The foundation of American foreign policy molded during the Cold War has unraveled. Whatever happens in Iraq is, at this point, unrelated to a foreign policy stance that requires major alteration.

It is increasingly apparent multilateral organizations designed to keep the peace in a bipolar world have limited utility in a global landscape with many threats and a terrorism quotient that recognizes neither geography nor deterrence.

That France has a veto over American action in the Security Council is ludicrous from any perspective. The French government doesn’t spend enough to defend its own interests. NATO would have been incapable of defeating the intractable Serbs without the presence of American forces, and France is not a "great power" in any sense of that phrase.

Therefore, to suggest American acts should be restrained by a Security Council veto ignores national sovereignty and the reality of national interest. Kofi Annan, U.N. Secretary General, not surprisingly argues against any war fought without U.N. concurrence. But France sent troops into the Ivory Coast without U.N. mandate. China did not ask for Security Council approval when it sent troops into Tibet. And Russia did not permit U.N. deliberations over its invasion of Chechnya. 

One wonders why what is good for the goose isn’t good for the gander.

It should also be clear at this stage of history that U.S. hegemony on the world stage is unrivaled. This state will unquestionably breed resentment and alliances designed to thwart American interests. That is natural. What is unnatural is a great power that guards against arrogance and hubris.  It is remarkable that the American imperium – if this word applies at all – is based on liberty, liberty in a structural form for those states that align themselves with the U.S. and the liberty to join or reject the American sphere of influence.

At this moment foreign policy buffs are polishing theoretical nostrums in an effort to develop the next big foreign policy idea -- what "containment" meant for the Cold War or Mahan’s theory of oceanic dominance meant for 20th Century America.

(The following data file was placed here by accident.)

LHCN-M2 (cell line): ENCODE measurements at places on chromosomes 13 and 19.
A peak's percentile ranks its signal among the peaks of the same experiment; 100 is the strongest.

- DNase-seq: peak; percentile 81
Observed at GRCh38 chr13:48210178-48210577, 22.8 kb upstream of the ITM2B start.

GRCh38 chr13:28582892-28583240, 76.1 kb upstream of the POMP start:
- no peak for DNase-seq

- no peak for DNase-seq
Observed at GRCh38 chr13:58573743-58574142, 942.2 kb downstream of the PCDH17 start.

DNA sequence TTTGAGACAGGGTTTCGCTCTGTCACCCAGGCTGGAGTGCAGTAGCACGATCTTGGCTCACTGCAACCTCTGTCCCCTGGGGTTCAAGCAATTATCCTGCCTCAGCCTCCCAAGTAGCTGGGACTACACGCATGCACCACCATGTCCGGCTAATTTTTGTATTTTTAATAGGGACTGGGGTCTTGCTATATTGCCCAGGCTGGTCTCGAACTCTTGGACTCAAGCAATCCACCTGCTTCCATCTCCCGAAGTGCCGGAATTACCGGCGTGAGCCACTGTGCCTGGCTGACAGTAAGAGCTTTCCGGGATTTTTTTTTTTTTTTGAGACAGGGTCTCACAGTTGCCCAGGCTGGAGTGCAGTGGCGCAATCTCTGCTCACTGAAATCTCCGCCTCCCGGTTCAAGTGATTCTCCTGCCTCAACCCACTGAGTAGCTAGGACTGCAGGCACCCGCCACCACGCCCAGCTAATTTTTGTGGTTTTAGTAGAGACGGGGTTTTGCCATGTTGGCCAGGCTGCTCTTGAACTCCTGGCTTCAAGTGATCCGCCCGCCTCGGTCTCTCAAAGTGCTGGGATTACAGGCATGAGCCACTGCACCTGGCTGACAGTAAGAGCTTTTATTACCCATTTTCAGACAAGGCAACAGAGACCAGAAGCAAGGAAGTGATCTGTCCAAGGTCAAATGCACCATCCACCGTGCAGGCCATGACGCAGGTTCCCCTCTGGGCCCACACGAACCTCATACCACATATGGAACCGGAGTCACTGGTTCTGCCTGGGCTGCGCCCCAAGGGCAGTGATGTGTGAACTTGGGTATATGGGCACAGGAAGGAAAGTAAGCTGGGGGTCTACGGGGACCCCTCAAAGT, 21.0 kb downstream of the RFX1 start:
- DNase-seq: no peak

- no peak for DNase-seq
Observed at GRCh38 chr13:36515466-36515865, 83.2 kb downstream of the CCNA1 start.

Some contend multilateralism, arguably in a different form, might be the appropriate direction.  Indeed, an Anglosphere that includes Britain, Australia and invited willing participants is one powerful idea. The National Review editorial board, among others, embraces this notion.

On the other side of the foreign policy ledger are the unilateralists who contend American interests should not be constrained by alliances, even informal ones. The unilateralist is an internationalist who contends that national freedom of action should be the hallmark of policy.  This position is not a negation of the Anglosphere, merely a refinement. 

My own view is that these policy prescriptions tend to overlook an emerging trend that could serve as the balance wheel in a world where chaos is the norm. I call this the bilateralist perspective.

By this I mean regional alliances designed to maintain equilibrium in various "hotspots."  For example, despite Turkish rejection of American forces on its territory for the attack on Iraq, Turkey and the U.S. could organize a bilateral pact for the maintenance of Balkan stability.

There are literally dozens of cases where bilateralism would work to our advantage with Japan, the eastern European states, the Baltic states, Russia, Indonesia, India, Australia, obvious candidates along with the key members of the Anglosphere.

Bilateralism is a pragmatic evolution that takes advantage of the many nations openly friendly to the United States and willing to align with us. It is a policy that is affirmative, yet it takes into account the unique concerns in each region without entangling alliances. 

North Korean missiles can now reach Alaska, but the fear generated by nuclear testing in Japan is palpable. This is a worry unlike any the U.S. feels about this particular threat.  While Japan and the U.S. have a bilateral defense arrangement, it would be appropriate to restate and define its contours in the present world setting.

Bilateralism might vary from region to region but it would not challenge national sovereignty. It would not dignify tyrannies and would not constrain appropriate U.S. action. It would be America’s way of making the imperium of liberty a reality. And, who knows, if it works on the national security and diplomatic level, it might be expanded to include free trade under the banner of "free trade for free nations."

With the withering away of NATO and the U.N., a new day is dawning, one in which pragmatism will apply. It seems to me that bilateralism may be the next big foreign policy idea in the beginning of the 21st century.  At the very least, it should be considered as a tactical step toward the future.

Herb London is president of the Hudson Institute and the John M. Olin professor of humanities at New York University.